A fuming Stan Bowman addressed the media Saturday at the United Center and delivered a two-minute opening statement in which the general manager promised changes would be coming to the Chicago Blackhawks after watching his team get swept out of the first round of the Stanley Cup playoffs.
"I'm completely disappointed," Bowman said. "It's unacceptable to be where we are today. I'm frustrated, I'm angry. This is a tough, tough loss for us all to take. ...
Stan Bowman's state of the BlackhawksHere's an excerpt of Blackhawks general manager Stan Bowman's statement to the media at the United Center on Saturday:
"I'm completely disappointed. It's unacceptable to be where we are today. I'm frustrated, I'm angry. This is a tough, tough loss for us all to take.
"Standing here April 22nd is not the way we expected our season to end, and it's a complete failure when you measure it against the expectations that we have of ourselves. We did not come even close to reaching the standard that we set over the years here, and that's unacceptable. ...
"It's not close to good enough for anybody. It's time … to take a look in the mirror and face facts. When you do that, you look at accountability and that starts with me. I need to be better. There's no doubt about it. I'm going to take a look at all things and I can promise you I will be better.
"Top to bottom, we need more. ... There will be change moving forward. Change comes in many different ways. The specifics of how we're going to change things into next year are not really meant for this forum, but I can promise you we need to be better. Joel (Quenneville) is our head coach … and Joel and I are going to work together to make sure that this never happens again."
"I'm going to take a look at all things and I can promise you I will be better. Top to bottom, we need more. This is unacceptable to be where we are today. There will be change moving forward."
Bowman wouldn't go into the extent of those changes but did say coach Joel Quenneville was not in danger of losing his job, and they would work together on the changes.
A lack of intensity, drive and passion were some of the biggest issues during the Hawks' dismal performance against Nashville -- a series in which they were outscored 13-3 in the four straight losses.
Why did that occur? Although Patrick Kane said before the series that the Hawks wouldn't take the Predators for granted, he was singing a different tune on a day that players cleaned out their lockers and went their separate ways for what will be another long off-season.
"Maybe we were in a situation where we were looking past a team like Nashville and thinking that we were going to go on, and it was going to be an easy series," Kane said. "It's easy to say all of this stuff now, but I guess if you look back and watch the games, you could say they wanted it a bit more."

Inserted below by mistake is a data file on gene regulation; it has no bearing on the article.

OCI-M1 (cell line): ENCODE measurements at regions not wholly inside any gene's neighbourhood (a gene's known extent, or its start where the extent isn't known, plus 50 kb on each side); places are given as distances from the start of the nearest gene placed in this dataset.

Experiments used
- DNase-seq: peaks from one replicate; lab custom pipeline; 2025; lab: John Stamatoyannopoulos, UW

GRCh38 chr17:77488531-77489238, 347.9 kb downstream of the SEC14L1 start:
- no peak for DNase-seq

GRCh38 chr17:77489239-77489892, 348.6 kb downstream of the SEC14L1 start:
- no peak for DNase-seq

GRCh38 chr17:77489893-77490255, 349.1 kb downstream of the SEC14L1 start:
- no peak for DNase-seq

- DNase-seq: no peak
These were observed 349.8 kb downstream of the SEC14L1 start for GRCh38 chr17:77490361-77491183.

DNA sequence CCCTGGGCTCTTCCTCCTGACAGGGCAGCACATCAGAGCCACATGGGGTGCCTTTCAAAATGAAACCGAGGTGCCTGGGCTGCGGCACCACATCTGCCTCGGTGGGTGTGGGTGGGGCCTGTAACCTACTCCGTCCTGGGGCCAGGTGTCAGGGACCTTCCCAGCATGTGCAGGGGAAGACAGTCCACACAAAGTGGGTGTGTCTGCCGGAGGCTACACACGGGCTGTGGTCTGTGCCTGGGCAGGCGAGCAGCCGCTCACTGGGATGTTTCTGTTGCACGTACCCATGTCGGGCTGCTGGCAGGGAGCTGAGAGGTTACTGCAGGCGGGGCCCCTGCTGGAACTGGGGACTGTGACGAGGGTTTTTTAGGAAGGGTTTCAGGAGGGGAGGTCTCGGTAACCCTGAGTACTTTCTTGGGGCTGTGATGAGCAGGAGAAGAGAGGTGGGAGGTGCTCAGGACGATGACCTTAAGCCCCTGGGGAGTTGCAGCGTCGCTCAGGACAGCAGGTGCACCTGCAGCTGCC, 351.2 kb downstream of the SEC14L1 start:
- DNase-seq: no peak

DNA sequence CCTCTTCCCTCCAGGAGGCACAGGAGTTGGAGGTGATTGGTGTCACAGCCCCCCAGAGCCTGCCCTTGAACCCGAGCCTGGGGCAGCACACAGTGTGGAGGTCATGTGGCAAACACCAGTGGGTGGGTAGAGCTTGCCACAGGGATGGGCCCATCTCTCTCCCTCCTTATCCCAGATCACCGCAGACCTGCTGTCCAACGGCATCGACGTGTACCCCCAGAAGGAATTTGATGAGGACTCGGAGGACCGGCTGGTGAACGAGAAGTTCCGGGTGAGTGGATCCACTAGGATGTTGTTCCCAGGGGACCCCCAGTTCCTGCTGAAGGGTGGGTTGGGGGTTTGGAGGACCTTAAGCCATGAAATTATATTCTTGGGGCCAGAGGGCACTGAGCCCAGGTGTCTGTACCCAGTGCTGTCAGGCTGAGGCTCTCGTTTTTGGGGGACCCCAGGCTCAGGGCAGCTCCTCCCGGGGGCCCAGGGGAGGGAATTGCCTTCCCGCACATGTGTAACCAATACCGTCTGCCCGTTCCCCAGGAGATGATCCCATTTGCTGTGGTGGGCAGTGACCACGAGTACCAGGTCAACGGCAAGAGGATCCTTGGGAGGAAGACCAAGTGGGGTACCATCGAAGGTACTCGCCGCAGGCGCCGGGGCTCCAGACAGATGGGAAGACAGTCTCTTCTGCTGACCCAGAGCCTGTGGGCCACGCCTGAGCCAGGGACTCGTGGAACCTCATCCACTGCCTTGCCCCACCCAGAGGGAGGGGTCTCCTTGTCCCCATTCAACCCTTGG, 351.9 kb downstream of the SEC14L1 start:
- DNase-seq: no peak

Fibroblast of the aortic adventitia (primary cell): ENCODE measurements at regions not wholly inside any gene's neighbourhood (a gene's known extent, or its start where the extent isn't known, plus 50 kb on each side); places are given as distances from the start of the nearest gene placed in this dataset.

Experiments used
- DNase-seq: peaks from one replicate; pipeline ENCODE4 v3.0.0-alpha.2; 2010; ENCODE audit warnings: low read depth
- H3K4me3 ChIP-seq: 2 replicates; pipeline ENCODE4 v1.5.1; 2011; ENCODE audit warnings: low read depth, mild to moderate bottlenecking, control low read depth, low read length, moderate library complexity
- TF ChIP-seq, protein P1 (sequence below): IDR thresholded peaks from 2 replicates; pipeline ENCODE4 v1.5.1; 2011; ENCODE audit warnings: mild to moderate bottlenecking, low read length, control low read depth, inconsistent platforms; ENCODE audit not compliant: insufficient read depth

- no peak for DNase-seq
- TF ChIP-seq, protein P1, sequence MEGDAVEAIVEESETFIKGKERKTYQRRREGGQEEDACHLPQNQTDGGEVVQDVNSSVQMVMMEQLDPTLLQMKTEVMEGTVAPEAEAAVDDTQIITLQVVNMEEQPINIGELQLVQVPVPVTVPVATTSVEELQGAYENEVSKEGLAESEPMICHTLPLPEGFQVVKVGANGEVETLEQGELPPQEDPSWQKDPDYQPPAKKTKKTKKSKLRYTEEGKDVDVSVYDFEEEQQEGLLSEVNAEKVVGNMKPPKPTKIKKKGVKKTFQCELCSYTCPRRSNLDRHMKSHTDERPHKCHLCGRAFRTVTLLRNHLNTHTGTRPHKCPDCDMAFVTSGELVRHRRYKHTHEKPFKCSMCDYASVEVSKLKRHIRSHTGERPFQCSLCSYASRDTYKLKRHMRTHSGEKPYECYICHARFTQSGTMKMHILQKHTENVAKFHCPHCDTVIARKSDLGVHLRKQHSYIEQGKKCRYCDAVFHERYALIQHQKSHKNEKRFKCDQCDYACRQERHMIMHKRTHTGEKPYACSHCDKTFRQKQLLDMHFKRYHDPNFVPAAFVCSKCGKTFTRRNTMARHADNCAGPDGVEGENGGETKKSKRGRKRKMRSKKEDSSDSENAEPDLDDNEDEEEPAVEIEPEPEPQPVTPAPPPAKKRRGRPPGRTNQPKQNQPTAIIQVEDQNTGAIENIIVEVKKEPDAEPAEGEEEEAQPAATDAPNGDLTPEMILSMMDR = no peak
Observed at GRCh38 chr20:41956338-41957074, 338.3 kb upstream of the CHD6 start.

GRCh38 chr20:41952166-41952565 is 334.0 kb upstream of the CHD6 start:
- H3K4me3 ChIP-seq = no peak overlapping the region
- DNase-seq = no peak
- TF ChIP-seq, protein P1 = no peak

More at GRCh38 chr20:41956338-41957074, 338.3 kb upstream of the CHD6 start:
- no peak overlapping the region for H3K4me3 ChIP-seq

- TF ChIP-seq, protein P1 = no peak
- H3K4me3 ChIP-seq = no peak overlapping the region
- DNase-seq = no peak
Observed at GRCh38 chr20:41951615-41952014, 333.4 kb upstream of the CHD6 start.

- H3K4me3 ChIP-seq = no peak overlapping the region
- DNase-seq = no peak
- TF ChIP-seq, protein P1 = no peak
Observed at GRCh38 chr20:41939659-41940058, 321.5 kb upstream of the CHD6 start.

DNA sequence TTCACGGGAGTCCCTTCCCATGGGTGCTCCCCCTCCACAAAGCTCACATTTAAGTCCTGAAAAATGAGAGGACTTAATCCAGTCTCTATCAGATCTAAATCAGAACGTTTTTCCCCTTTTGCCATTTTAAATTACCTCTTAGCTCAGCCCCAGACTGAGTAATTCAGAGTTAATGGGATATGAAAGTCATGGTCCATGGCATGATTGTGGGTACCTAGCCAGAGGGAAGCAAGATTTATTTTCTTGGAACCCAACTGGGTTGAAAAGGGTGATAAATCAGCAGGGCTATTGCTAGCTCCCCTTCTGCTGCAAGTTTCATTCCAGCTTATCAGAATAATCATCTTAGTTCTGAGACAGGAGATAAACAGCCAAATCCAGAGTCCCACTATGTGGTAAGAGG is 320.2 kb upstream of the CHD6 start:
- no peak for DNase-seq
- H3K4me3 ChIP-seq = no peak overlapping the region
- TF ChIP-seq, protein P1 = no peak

The Hawks' core has won three Stanley Cups and it's fair to wonder if -- even on a subliminal level -- the "want-to" isn't there as much as it was in the 2009-10 season.
"I don't know if I buy that," Bowman said. "And if that's the case, then we're going to get rid of those people because the only reason we come here is to win the Cup."
Quenneville also disagreed with that thought process and believes his veterans have the opposite mentality.
"After winning a Cup or two or three, I think that creates even more of an appetite," he said. "The experience is so spectacular or special that it's something you can't wait to try and accomplish again. I think that's a healthy trait, although it didn't come out."
Brent Seabrook said he wants a fourth Cup as much as he wanted the first one.
"Once you get that taste, you want that every year," Seabrook said. "For myself, winning a Stanley Cup was an unbelievable accomplishment, something I'm very proud of. But winning the second one and the third one, I had more excitement and energy out of those.
"It's about the experience of going through two months of killing each other and doing it with your teammates, and going to war and fighting, and … hopefully you end up with the Stanley Cup. But the journey is the greatest part.
"The taste for a fourth Stanley Cup is greater than any of the other ones we've had."
As disappointed as everyone was in their postseason performances, an overreaction may be dangerous for a team that won 50 games and was the top seed in the West.
Bowman, though, didn't embrace that logic.
"We can't expect everything to come back the exact same and think we're going to have a different result," he said.
Of course, drastic changes will be difficult to make to a roster loaded with high-salaried players such as Kane, Seabrook, Jonathan Toews, Artemi Panarin, Corey Crawford, Marian Hossa and Artem Anisimov.
So it will be interesting to see where the Hawks go from here. Crawford, however, vowed to learn from the gut-wrenching, embarrassing playoff experience.
"It will take some time to understand what happened, what went wrong and how we had those performances," Crawford said. "We just got beat and it wasn't even close. That's something we definitely have to think about."
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